by   |    |  Estimated reading time: 5 minutes  |  in Engineering, Construction & Infrastructure   |  tagged , ,

There is no shortage of analysis on how the current global pandemic is changing construction safety regimens on job sites around the world. The economic impact on construction is also non-trivial. Between the coronavirus and the Saudi-Russia oil glut that has impacted oil and gas infrastructure and exploration and production projects, the Fails Management Institute (FMI) suggests that we won’t know the true impact on the construction industry until the third quarter of 2020. They suggest that like a hurricane forecast, construction executives rely on a “cone of uncertainty” to represent the risks we believe to be in the forecast, including varying levels of economic decline and speeds of recovery.

Contractors must be able to manage risk in terms of demand for their services, as well as risk inherent in each project they undertake. This requires accurate timely information, discipline and a mature approach to identifying, monetizing and mitigating risk beyond what many contractors are currently equipped for. But what smart construction executives should be thinking about right now is how construction must change going forward.

As we enter a post-pandemic era of construction, project teams designing and constructing the built environment will need to not just work differently but build differently and help project owners mitigate the risk of periodic disruptions from fire, flooding and yes, global pandemics.

construction contractors mitigate risk

Identifying and monetizing risk

Disruptive events will happen from time to time. This is not controversial or subject to much debate. What contractors and engineering companies need to determine though is how they can design, build and maintain assets around these risks. Will a five percent increase in construction cost make a structure more resistant to wildfires like those that recently devastated Australia and California? If so, how does that pay for itself over the life of the asset in terms of replacement and repair cost or insurance premiums?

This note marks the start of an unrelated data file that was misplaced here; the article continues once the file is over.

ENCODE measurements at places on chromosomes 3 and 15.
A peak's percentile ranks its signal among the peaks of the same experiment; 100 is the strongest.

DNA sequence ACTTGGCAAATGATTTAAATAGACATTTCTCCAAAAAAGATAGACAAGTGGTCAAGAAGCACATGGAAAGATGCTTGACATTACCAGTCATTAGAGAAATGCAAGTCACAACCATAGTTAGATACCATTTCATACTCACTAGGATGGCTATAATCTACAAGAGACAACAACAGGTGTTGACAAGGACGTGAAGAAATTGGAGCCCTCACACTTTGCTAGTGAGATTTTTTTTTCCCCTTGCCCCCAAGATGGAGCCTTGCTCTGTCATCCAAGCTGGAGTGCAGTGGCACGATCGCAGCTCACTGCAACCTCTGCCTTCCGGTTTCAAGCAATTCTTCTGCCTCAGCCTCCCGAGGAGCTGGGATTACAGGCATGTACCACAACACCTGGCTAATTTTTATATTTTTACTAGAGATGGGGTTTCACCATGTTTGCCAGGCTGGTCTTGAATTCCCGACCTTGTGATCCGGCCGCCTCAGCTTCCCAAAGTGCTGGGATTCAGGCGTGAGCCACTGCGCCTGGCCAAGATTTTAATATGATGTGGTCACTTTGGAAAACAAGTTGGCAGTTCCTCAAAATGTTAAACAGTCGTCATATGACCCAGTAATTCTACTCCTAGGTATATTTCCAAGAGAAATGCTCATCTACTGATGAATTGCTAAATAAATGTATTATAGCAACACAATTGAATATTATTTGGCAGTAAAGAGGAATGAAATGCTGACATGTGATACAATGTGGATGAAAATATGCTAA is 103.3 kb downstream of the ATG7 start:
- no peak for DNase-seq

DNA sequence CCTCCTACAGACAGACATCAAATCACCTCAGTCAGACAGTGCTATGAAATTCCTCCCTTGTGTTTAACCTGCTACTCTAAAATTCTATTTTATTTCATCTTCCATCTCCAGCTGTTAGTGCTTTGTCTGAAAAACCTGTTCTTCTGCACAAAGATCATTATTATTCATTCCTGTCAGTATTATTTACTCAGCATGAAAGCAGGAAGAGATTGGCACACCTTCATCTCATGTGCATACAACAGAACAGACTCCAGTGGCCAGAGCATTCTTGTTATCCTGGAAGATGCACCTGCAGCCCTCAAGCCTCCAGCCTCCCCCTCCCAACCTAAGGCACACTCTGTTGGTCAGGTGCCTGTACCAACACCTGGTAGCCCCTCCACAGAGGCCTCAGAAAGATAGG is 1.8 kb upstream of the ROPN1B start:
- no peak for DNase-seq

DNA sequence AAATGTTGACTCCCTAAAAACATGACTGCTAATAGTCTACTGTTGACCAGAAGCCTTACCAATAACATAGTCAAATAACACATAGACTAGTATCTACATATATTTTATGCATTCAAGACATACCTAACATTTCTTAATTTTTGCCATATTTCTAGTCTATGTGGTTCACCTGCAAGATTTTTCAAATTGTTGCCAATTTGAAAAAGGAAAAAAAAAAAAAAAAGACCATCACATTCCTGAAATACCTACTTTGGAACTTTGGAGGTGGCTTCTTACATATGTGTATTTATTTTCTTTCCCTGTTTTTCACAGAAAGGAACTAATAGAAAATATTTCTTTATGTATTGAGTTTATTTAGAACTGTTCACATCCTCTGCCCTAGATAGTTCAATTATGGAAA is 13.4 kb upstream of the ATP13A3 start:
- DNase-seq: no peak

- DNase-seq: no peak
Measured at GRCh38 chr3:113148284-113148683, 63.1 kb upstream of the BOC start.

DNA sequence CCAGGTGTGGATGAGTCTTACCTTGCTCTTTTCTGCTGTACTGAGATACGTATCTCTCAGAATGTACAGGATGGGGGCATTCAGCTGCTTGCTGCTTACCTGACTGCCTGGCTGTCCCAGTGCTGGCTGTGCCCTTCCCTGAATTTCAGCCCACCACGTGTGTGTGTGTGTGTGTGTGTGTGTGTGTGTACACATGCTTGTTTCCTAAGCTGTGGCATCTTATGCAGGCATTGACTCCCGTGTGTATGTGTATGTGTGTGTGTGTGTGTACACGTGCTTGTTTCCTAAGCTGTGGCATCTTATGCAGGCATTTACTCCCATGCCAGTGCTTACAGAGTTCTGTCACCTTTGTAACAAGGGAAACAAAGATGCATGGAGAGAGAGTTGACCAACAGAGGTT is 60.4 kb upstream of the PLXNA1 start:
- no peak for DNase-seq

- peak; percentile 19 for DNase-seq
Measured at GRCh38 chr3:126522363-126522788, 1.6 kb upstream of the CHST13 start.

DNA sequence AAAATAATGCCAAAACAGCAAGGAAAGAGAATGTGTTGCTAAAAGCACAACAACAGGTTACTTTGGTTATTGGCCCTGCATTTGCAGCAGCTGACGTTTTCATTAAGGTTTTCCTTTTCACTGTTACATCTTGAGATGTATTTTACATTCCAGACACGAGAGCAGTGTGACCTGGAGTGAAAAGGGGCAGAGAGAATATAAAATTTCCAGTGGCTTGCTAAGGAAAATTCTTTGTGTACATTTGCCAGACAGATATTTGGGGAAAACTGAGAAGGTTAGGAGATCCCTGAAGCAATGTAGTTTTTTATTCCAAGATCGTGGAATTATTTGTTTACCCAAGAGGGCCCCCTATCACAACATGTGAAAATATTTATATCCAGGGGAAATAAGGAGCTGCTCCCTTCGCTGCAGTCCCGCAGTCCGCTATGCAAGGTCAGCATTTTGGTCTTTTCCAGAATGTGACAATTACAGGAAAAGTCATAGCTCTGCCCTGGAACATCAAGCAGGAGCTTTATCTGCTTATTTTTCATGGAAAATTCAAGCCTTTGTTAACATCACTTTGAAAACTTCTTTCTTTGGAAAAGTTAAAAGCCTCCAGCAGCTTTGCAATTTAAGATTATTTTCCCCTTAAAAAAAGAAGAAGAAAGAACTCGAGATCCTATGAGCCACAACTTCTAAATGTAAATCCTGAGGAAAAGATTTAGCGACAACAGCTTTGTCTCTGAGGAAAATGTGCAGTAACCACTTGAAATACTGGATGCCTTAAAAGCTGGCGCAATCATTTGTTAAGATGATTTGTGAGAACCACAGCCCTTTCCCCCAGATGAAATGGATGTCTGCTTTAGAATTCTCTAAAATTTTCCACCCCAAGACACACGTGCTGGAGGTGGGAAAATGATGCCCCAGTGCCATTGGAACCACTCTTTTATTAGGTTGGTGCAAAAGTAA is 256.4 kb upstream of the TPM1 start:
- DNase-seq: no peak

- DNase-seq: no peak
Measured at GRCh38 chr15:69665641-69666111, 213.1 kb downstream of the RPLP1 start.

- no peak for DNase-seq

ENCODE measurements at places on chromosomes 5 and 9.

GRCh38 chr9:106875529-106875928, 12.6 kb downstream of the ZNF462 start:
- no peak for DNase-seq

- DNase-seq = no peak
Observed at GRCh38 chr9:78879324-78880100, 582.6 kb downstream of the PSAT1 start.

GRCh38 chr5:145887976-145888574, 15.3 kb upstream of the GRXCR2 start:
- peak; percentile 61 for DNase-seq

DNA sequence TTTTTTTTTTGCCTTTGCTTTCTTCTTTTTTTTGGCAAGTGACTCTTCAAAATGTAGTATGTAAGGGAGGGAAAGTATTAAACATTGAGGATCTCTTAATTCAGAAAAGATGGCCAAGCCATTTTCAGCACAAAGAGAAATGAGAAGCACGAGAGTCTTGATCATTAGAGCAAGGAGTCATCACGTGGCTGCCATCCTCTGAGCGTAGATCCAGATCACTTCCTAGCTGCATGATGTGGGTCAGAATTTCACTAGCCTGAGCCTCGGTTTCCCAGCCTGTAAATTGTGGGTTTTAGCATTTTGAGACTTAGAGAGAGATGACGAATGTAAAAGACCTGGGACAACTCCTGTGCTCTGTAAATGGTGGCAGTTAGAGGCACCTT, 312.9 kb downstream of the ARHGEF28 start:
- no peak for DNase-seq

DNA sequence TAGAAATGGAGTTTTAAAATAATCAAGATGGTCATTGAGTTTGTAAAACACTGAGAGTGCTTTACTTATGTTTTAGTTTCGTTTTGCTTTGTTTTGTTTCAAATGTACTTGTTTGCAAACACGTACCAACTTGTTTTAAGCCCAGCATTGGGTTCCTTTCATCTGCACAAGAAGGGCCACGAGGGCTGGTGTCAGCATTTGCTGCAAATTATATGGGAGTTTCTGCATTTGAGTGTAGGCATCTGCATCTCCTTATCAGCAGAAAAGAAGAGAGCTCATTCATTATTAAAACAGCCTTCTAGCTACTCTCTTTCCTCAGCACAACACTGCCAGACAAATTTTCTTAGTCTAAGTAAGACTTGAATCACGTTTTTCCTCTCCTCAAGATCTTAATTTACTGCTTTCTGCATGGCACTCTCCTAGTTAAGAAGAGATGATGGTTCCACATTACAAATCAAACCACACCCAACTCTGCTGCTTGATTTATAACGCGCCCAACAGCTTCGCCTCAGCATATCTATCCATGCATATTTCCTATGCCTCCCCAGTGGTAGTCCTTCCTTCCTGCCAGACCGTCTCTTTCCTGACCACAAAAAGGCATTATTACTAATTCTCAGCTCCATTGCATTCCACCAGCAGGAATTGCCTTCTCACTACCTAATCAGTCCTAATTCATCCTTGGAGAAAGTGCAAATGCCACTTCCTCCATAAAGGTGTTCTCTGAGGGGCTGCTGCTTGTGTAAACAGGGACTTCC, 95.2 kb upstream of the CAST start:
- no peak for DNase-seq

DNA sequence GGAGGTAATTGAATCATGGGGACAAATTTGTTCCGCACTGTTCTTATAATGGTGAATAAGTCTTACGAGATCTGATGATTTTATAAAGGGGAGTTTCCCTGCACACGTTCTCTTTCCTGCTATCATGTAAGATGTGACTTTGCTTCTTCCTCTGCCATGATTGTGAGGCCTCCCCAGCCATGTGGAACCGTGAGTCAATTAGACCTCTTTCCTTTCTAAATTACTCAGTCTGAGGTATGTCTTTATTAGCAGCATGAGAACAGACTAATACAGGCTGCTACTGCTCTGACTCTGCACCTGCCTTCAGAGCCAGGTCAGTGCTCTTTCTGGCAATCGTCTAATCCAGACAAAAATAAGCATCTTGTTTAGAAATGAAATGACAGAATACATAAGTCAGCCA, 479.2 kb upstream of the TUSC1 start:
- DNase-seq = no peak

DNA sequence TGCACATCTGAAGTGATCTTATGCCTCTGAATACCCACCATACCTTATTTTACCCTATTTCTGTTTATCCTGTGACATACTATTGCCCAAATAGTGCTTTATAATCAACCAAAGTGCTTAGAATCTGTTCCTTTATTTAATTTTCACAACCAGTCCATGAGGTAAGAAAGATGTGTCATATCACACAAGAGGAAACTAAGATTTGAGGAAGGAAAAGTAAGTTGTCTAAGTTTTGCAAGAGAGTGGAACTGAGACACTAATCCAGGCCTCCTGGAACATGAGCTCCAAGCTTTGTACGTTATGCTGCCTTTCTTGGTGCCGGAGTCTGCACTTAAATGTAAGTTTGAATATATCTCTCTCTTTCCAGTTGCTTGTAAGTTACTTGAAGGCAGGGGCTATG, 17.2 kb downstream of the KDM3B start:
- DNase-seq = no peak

Will rising waters caused by global warming put the project and asset at risk of flooding during its lifecycle? Government bodies including the U.S. Army Corps of Engineers and the UK Parliament  have been issuing risk management guidance regarding global warming for years. This makes sense because critical infrastructure in every country in the world will be affected, with some regions like the Mediterranean and countries like Croatia being particularly vulnerable.

How will site plans and designs change to accommodate the impacts of climate change including more extreme rainfall events and rising sea levels? Contractors must have the tools to help project and asset owners identify and plan around these risks.

Making strategic recommendations

The current COVID-19 pandemic will have far-reaching implications for construction, well beyond the work safety measures many are currently focusing on. Contractors should help project owners evaluate the desirability of things like the ASHRAE Position Document on Airborne and Infectious Diseases. It may prove cost-effective for many institutional environments to adopt some of the tactics used in a hospital environment, including:

  • Supplying clean air to susceptible occupants